US1421081A - Island - Google Patents

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US1421081A
US1421081A US1421081DA US1421081A US 1421081 A US1421081 A US 1421081A US 1421081D A US1421081D A US 1421081DA US 1421081 A US1421081 A US 1421081A
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fabric
cords
feeding
roll
warp
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    • BPERFORMING OPERATIONS; TRANSPORTING
    • B29WORKING OF PLASTICS; WORKING OF SUBSTANCES IN A PLASTIC STATE, IN GENERAL
    • B29DPRODUCING PARTICULAR ARTICLES FROM PLASTICS OR FROM SUBSTANCES IN A PLASTIC STATE
    • B29D30/00Producing pneumatic or solid tyres or parts thereof
    • B29D30/06Pneumatic tyres or parts thereof (e.g. produced by casting, moulding, compression moulding, injection moulding, centrifugal casting)
    • B29D30/38Textile inserts, e.g. cord or canvas layers, for tyres; Treatment of inserts prior to building the tyre

Description

F. c.' HALL. LOOM FOR WEAVING CORD TIRE FABRICS. APPLICATION FILED OCT. I2, 1921.

Patented June 27, 1922.

' 3 SHEETS-SHEET I.

w Ax L? F. C. HALL.

LooII/I FOR WEAVING com) TIRE FABRICS.

APPLICATION FILED 00T. I2. 1921.

' Patented June 27, 1922.

3 SHEETS-SHEET 2.

m E) Invenw:

- A M 2 M2 .wh/@5.528 wghm vF. c. HALL.

l LOOM `FOR WEAVKING CORD TIRE FABRICS.

APPLlcArlpu FILED ocT. 12. 192|..

1,421,081'. Patenteuune 27, 1922.

3 SHEETS-SHEET 3.

Y Learner;

UNITED STATE@ PREDENrcK o. HALL, OP PAWTNOKET,

SPINNING COMPANY, RHODE `JISLAND.

Param" ori-ics.

RHODE ISLAND, AssIoNoE To JENoKEs OP PAWTUQKEP,.EHODErsLANne A CORPORATION OP Looivr POR WEAvrNGJcORn-rrnn Pennies.

, Specification of Iietters 1*?aten-tt 'Pace'nted 1111 27, 1922.

Application filed October 12V, 1921. Serial No,r 507,283;

To allwhomz'tmag/ concern:

Be it known that I, FREDERICK C. HALL, a citizen of the United States,.residing,at Pawtucket, in the 'county of Providenceand State of Rhode Island, have invented .cer-

, tain new and useful Improvements Looms for Weaving Cord-Tire Fabrics; andI do hereby declare the following to be a full, clear,gand exact description of the invention7 such as will enable others skilled'in theV art to which it appertains to make andquse'the same. f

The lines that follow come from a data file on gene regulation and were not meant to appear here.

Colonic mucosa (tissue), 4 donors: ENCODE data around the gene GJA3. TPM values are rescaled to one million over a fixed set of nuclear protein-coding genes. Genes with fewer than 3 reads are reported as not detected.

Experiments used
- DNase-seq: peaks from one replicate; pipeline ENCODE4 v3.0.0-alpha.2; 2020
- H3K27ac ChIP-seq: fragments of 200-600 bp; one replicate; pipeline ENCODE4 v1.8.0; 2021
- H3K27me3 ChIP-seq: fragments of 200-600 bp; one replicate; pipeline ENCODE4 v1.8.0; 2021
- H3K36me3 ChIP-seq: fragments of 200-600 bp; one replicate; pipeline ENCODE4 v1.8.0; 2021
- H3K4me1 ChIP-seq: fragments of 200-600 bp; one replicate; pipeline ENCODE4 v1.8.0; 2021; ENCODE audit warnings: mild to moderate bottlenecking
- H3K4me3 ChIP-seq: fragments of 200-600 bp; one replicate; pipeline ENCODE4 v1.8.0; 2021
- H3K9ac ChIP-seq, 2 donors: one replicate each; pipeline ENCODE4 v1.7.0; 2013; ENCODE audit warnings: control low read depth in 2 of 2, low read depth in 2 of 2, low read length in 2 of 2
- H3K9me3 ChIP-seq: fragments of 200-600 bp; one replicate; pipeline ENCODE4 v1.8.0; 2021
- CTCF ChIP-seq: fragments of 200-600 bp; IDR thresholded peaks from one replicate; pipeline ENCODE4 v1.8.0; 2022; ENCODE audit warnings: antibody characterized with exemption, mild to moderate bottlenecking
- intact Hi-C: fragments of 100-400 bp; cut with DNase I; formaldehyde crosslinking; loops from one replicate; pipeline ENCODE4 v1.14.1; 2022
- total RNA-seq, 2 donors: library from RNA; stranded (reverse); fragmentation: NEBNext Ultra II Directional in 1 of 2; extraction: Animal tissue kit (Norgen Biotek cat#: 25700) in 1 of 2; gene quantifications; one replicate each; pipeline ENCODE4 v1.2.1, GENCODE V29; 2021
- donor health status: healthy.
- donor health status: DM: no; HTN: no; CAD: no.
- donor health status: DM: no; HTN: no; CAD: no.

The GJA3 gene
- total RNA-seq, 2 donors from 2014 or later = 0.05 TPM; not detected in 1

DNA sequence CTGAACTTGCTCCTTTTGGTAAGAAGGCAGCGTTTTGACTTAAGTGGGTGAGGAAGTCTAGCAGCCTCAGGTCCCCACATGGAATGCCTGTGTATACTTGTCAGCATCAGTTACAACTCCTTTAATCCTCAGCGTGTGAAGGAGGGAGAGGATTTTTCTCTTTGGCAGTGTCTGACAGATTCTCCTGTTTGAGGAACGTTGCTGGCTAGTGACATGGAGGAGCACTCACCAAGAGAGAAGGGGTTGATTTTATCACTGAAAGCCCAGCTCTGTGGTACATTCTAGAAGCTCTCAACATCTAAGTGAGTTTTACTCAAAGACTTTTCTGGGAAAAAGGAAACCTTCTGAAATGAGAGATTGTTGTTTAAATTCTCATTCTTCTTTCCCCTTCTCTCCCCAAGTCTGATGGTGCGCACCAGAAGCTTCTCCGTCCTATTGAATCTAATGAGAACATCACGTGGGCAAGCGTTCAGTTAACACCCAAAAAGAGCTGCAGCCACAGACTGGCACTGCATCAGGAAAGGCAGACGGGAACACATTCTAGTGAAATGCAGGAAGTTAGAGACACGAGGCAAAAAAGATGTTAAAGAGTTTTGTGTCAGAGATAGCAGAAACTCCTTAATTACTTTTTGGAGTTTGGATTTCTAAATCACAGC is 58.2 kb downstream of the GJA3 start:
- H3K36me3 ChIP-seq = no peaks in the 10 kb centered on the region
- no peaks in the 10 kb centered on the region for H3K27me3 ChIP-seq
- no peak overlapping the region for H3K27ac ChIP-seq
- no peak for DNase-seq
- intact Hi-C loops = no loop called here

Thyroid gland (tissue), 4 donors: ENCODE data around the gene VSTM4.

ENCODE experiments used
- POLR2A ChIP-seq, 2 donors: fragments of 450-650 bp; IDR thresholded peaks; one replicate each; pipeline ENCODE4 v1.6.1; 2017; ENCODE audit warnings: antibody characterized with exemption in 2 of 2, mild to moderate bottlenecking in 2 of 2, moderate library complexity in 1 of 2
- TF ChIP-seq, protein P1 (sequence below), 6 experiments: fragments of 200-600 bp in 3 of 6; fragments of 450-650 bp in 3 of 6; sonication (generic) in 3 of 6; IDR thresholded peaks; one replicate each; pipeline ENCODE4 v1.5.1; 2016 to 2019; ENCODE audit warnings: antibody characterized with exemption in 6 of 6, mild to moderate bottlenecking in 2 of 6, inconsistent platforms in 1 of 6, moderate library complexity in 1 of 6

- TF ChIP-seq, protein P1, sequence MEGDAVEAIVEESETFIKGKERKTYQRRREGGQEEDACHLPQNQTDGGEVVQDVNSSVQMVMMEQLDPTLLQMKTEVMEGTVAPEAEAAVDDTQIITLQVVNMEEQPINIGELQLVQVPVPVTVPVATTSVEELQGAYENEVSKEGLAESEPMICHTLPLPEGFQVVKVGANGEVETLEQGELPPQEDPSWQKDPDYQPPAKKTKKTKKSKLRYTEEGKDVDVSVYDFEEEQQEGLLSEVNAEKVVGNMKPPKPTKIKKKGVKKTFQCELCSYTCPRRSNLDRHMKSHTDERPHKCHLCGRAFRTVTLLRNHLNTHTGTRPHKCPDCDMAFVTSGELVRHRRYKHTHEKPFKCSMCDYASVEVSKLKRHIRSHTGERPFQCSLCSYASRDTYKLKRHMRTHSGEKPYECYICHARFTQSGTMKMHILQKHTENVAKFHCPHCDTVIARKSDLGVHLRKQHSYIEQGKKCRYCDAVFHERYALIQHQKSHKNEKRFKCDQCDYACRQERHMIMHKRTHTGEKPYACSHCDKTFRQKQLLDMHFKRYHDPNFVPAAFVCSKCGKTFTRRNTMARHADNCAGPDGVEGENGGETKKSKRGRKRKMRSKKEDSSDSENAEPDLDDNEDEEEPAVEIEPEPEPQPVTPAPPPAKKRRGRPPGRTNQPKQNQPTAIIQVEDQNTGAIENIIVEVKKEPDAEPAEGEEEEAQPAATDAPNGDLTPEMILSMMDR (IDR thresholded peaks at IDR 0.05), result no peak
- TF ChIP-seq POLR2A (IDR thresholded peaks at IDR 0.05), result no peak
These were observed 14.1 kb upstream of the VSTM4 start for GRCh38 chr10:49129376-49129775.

The invention relates to looms for, weaving cord tire fabric, L

Cord tire fabric consists of comparatively heavy warpA threads or cords bound together by very fine and weak filling threads which are widely separated and serve merely l to retain the cords inclose parallel relation.

In rubberizing this fabricpreparatory to incorporating it in tires it issubjected to the action of heavy calender rolls .to which it is fed vunder heavy tension. Owing to the weakness and wide spacing of the fine filling threads the action .of the rolls will cause any comparatively loose cords or series of ,cords to creep along the fabric and bank up at the'point where the fabric enters the rolls until sufficient slack accumulates to` cause a fold which will enter the rolls and cause a rupture of the fabric at this point. Comparatively slack cords or Zones of slack cordsin ,the fabric are therefore not only highly objectionable but may render a piece of fabric wholly unfit for use.v While`looseness or under tensionof the cords is objectionable in any part of the fabrioit is more serious toward the center than at the edges since the center is better adapted to distribute and withstand the entra` 4strain to Whieh these parte ef the .febrie in whieh the tension ef the Corde lie .up te Standard neeeeeei'ily eiibieeied l.iii @eee efieeeeiieee ,in other parts of the fabric.

*.FOr the` above reasons it has heretofore, 'been the ultimate aim 0f manufeetiirereei .00rd feleiie te Weave e febiie .in which the cords are under the same uniform tension .sidered ideal land isbetter adapted to meet the requirementsv incident to its rubberiza- .tion `and incorporation in tires. I have also found that a slight progressive increase ,'inthetensionwof the cords from eachedge .towardsthegcenter gives the best results. iVljThen vafabric of this 4clmracter is led from fthe supply rollto ythe, rubberizing calender rollslvunderla 4slight tension the center will be taut, while there will be a slight and gradual droop Vlor rniiling toward the edges. 'Uponfanvincrease inv thetension, however, willdisappear :as theicenter lcords are stretched and the fabric will lie'flat and taut from, side to ,side and will run uniformly end snloothly to, the. rolls. Owing to the tight ,center vand the decrease in the tension 'of the cordStoward each edge .the strain on the fabric duel to the tensionunder which it is fed to the rolls is so distributed across the vfabric that vthe greater strain comes on the stronger center -while the least strain comes ,on the weaker edges. The fabric may, therefore, not only be maintained in a smooth flatcondition with less Vtension than heretofore, but the danger of breaking cords at the edges and thus causing the fabric to tear across is eliminated. i